Philanthropy’s Middlemen Are Getting Bigger and Have More Clout. Is That a Good Thing?


The rapid rise of donor-advised funds has been one of the top stories in philanthropy over the past few years. Most of the biggest grantmaking organizations in the U.S. are now DAFs. The largest of these, Fidelity Charitable, moved more money last year—over $3 billion—than any foundation other than Gates. The other top DAFs, including Vanguard and Schwab, now give away much more annually than the Ford Foundation. And just yesterday, I wrote about the remarkable rise of the Silicon Valley Community Foundation, which hosts thousands of donor funds, and last year made $1.3 billion in grants—up from $285 million in 2012.

Related: Explosion: The Latest Evidence That Silicon Valley Giving Is Going Totally Nuts

But it’s not just DAFs that are exploding. Other kinds of intermediaries also help wealth holders manage their giving. I’m talking about places like New Profit, the Boston-based venture philanthropy fund whose revenues are way up from a decade ago. Or NEO Philanthropy, an intermediary I wrote about in 2015 that works both with foundations and individual donors. Or other places like the New Ventures Fund, the Global Fund for Women, the Proteus Fund, Arabella Advisors, Women Moving Millions, and the Democracy Alliance.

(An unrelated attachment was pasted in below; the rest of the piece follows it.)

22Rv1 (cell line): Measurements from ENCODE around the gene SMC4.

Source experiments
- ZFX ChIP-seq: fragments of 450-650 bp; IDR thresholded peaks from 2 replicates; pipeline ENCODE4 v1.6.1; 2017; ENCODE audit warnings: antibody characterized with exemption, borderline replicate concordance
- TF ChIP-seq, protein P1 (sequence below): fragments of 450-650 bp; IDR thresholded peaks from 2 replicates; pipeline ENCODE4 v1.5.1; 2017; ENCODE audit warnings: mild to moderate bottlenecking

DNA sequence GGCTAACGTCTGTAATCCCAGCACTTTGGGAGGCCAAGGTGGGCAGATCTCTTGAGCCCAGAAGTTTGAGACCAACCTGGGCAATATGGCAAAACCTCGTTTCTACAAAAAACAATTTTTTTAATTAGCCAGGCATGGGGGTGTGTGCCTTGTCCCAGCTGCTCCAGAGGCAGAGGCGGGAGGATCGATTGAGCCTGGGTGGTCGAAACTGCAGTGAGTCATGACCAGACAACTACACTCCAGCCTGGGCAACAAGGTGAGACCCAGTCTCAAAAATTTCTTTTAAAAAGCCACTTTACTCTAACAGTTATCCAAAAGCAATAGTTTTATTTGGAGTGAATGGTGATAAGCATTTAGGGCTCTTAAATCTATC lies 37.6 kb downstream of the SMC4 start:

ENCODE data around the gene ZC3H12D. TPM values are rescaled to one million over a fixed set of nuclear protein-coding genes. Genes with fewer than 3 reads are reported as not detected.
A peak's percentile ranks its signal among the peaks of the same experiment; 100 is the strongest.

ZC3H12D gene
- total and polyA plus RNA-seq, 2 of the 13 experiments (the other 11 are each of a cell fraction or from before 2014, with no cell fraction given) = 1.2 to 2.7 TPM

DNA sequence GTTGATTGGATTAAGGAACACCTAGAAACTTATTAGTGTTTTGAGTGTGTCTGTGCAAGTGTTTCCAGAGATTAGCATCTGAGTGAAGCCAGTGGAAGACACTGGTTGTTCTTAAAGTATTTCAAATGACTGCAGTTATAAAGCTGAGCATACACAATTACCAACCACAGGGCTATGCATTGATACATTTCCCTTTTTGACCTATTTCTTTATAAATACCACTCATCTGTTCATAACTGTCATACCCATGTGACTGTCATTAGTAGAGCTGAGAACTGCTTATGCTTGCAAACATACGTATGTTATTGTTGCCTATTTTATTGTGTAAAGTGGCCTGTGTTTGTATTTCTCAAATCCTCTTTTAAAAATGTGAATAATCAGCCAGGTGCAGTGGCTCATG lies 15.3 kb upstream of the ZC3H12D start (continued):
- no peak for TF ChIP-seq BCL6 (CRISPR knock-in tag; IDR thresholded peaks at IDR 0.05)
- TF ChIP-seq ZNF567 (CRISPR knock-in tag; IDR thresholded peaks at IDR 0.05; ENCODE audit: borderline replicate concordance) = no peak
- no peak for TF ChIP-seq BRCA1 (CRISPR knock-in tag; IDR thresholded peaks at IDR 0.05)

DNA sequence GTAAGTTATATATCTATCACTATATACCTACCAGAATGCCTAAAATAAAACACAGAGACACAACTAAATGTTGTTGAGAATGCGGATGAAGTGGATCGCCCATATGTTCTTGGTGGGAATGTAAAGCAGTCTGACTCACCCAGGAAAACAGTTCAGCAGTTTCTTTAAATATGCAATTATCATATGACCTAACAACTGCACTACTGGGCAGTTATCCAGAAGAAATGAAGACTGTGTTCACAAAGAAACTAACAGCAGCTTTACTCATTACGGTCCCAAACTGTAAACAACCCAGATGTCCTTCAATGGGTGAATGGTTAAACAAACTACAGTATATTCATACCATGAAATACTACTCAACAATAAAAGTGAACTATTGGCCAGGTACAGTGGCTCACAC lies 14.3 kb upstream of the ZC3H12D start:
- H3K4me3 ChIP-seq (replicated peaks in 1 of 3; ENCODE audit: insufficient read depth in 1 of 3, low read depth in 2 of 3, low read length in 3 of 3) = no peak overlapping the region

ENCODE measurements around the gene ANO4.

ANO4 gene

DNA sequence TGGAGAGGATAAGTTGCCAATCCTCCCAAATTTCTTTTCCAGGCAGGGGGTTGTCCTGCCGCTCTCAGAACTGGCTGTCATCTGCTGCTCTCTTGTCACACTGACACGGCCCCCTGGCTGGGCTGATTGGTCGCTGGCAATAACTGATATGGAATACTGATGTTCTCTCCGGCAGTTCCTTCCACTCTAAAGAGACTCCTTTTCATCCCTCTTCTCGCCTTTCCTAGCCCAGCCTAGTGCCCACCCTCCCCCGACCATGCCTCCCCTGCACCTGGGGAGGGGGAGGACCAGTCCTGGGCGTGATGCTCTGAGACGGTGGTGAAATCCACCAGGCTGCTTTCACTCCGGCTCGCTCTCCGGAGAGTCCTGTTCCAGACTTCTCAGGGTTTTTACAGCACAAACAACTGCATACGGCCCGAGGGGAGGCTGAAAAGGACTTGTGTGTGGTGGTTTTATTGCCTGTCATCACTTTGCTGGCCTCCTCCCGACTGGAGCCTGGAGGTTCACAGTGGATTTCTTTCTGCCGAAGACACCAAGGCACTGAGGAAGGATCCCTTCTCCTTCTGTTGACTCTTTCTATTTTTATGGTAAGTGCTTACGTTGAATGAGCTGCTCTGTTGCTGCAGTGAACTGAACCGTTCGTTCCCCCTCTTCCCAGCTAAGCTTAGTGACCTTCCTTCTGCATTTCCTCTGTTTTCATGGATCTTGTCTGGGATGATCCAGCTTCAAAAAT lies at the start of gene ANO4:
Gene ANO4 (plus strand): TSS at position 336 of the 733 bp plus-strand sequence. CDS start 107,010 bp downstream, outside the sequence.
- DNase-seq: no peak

None of these outfits is quite like the other, but what they share in common is that, like DAFs, they work as middlemen, connecting the people and institutions with money to nonprofit recipients. (Many leaders of these “middlemen,” I should stress, are actually women.) What they also share in common is an upward growth trajectory. We’ve entered a golden age of philanthropy intermediaries.  

But is this a good thing? Is it a good thing that a new army of middlemen are playing an ever-larger role in giving, overseeing a fast-rising flow of grant dollars?

The answer is both yes and no.

The best thing about the explosion of intermediaries is that this trend has made giving easier at a time when a record number of Americans hold significant wealth. (Some 70,000 U.S. households are worth at least $30 million, excluding their real estate assets.) If you’re already a client at an investment firm like Fidelity or Vanguard, it’s super-easy to set aside tax-free money to give away—either immediately or someday down the line. It’s also easy to make the actual grants, in terms of checks going out the door and in compliance with regulations. If you need help identifying who to give money to, DAFs can help with that, too. They can also help donors deal with tricky situations, like transferring complex assets to philanthropy or making large gifts with stipulations as to how money will be used or how donors will be recognized.